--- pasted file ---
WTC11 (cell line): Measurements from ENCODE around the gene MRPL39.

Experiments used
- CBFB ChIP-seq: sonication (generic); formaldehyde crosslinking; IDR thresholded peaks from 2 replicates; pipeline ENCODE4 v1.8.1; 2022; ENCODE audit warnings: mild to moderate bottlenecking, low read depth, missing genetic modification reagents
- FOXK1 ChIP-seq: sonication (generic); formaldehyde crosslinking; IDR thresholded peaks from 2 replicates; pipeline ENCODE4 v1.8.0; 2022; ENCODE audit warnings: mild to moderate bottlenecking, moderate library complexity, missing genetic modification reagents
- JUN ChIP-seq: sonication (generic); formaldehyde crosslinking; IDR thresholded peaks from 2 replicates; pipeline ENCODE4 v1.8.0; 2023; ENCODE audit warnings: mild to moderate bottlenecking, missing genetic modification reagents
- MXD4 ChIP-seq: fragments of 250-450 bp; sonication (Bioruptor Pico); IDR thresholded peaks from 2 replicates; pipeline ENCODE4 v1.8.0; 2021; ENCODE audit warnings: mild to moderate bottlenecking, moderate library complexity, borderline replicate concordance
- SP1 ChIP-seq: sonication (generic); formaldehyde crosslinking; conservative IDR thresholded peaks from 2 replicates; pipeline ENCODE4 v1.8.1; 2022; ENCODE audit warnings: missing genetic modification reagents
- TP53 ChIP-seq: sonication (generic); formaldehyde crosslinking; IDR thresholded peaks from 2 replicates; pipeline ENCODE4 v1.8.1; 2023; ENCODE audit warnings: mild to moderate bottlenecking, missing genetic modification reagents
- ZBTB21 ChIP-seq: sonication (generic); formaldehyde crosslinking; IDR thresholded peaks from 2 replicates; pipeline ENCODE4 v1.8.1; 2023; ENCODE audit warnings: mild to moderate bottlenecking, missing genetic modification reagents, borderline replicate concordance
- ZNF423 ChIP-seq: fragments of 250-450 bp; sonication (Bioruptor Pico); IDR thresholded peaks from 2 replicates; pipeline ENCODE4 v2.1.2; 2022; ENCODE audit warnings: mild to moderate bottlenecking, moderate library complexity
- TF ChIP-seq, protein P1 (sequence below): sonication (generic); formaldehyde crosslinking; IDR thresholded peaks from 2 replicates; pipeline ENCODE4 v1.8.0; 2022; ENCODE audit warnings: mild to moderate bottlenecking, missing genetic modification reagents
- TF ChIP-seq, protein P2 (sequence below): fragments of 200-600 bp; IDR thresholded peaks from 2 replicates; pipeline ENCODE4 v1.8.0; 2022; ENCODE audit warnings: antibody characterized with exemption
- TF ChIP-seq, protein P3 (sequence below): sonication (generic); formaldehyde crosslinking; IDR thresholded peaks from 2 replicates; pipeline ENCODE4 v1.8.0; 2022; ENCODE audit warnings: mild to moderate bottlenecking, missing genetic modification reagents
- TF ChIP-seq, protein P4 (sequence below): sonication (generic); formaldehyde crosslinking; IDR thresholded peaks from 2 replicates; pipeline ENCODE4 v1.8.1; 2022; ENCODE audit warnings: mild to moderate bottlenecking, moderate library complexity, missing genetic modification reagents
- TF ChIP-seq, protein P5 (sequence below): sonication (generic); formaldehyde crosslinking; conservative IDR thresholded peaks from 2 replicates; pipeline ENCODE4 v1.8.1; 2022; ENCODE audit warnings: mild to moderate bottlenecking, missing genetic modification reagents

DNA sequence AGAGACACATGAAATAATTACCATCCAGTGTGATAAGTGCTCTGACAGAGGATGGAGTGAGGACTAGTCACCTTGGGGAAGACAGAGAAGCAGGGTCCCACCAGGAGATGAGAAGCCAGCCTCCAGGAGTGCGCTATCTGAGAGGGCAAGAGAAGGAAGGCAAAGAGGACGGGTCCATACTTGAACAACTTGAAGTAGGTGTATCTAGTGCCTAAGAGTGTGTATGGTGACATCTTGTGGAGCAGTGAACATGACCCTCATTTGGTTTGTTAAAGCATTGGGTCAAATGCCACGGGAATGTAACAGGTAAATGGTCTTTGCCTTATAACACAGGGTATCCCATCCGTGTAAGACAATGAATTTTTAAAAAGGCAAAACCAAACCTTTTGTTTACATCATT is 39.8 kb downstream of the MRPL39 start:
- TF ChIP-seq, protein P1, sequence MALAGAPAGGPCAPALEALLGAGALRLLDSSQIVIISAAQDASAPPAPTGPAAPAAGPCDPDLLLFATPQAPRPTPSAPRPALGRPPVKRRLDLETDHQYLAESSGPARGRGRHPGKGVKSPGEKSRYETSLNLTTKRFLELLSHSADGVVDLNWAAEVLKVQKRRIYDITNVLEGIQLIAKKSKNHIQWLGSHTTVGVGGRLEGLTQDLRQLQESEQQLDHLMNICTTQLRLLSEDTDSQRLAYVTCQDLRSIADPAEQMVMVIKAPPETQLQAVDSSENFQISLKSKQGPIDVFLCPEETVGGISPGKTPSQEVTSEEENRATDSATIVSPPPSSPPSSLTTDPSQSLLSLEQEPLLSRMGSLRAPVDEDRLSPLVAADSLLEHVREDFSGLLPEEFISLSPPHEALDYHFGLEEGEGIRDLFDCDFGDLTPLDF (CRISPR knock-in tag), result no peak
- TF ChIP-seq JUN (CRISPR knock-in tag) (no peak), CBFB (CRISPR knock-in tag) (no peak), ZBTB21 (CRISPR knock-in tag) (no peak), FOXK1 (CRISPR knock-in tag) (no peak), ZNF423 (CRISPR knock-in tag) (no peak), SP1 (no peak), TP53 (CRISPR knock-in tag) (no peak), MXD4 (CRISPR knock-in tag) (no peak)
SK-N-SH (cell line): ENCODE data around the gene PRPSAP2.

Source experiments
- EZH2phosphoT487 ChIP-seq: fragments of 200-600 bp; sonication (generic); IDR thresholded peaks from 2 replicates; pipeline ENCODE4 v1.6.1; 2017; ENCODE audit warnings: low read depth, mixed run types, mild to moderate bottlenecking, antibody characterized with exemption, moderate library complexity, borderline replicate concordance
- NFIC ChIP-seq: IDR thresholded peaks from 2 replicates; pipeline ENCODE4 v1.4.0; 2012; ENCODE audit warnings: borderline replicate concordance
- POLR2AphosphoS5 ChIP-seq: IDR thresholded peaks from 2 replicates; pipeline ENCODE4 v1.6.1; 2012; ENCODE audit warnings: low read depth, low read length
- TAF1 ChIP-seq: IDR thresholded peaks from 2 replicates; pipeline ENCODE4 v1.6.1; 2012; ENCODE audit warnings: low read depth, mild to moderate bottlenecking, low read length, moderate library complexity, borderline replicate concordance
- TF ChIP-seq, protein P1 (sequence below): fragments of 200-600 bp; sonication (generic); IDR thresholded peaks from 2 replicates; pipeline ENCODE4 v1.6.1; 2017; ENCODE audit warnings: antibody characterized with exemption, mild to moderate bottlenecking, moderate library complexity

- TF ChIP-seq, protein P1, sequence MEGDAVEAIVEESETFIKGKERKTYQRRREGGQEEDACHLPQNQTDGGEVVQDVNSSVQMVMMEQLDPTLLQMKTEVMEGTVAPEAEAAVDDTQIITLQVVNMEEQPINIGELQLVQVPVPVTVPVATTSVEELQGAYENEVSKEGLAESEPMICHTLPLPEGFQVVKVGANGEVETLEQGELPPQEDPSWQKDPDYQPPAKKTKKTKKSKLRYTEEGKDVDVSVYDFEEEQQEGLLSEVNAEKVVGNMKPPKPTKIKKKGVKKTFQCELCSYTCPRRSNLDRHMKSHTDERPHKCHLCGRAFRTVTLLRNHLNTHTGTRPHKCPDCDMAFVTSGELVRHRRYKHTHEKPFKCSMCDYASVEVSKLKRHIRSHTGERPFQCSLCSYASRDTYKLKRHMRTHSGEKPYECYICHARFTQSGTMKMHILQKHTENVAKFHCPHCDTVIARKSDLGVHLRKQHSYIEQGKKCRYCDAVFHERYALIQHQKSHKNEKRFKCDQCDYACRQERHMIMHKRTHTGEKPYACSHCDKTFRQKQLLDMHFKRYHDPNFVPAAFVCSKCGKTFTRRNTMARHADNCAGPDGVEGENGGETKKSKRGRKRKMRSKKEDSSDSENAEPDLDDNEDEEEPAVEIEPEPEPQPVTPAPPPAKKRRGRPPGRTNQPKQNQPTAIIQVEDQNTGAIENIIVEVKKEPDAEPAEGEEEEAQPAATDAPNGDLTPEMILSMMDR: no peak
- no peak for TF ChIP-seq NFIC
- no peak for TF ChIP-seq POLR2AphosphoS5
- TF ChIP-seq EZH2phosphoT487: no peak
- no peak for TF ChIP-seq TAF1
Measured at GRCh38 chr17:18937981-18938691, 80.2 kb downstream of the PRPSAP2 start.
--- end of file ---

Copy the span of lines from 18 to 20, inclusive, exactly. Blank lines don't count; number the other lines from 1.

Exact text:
- TF ChIP-seq JUN (CRISPR knock-in tag) (no peak), CBFB (CRISPR knock-in tag) (no peak), ZBTB21 (CRISPR knock-in tag) (no peak), FOXK1 (CRISPR knock-in tag) (no peak), ZNF423 (CRISPR knock-in tag) (no peak), SP1 (no peak), TP53 (CRISPR knock-in tag) (no peak), MXD4 (CRISPR knock-in tag) (no peak)
SK-N-SH (cell line): ENCODE data around the gene PRPSAP2.

Source experiments